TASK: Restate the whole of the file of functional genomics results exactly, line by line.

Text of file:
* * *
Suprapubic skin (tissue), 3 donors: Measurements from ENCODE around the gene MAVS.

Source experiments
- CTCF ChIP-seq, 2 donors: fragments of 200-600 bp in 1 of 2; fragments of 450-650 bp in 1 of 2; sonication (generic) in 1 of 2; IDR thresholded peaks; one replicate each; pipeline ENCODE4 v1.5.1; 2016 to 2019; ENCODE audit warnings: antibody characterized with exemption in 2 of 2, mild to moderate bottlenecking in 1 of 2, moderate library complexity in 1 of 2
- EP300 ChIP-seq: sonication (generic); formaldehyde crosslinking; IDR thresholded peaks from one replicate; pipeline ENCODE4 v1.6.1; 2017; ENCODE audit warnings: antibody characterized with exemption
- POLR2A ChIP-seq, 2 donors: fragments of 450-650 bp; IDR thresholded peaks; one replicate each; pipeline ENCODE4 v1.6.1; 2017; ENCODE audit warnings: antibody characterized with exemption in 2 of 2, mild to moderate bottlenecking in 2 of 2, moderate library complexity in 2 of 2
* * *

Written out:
Suprapubic skin (tissue), 3 donors: Measurements from ENCODE around the gene MAVS.

Source experiments
- CTCF ChIP-seq, 2 donors: fragments of 200-600 bp in 1 of 2; fragments of 450-650 bp in 1 of 2; sonication (generic) in 1 of 2; IDR thresholded peaks; one replicate each; pipeline ENCODE4 v1.5.1; 2016 to 2019; ENCODE audit warnings: antibody characterized with exemption in 2 of 2, mild to moderate bottlenecking in 1 of 2, moderate library complexity in 1 of 2
- EP300 ChIP-seq: sonication (generic); formaldehyde crosslinking; IDR thresholded peaks from one replicate; pipeline ENCODE4 v1.6.1; 2017; ENCODE audit warnings: antibody characterized with exemption
- POLR2A ChIP-seq, 2 donors: fragments of 450-650 bp; IDR thresholded peaks; one replicate each; pipeline ENCODE4 v1.6.1; 2017; ENCODE audit warnings: antibody characterized with exemption in 2 of 2, mild to moderate bottlenecking in 2 of 2, moderate library complexity in 2 of 2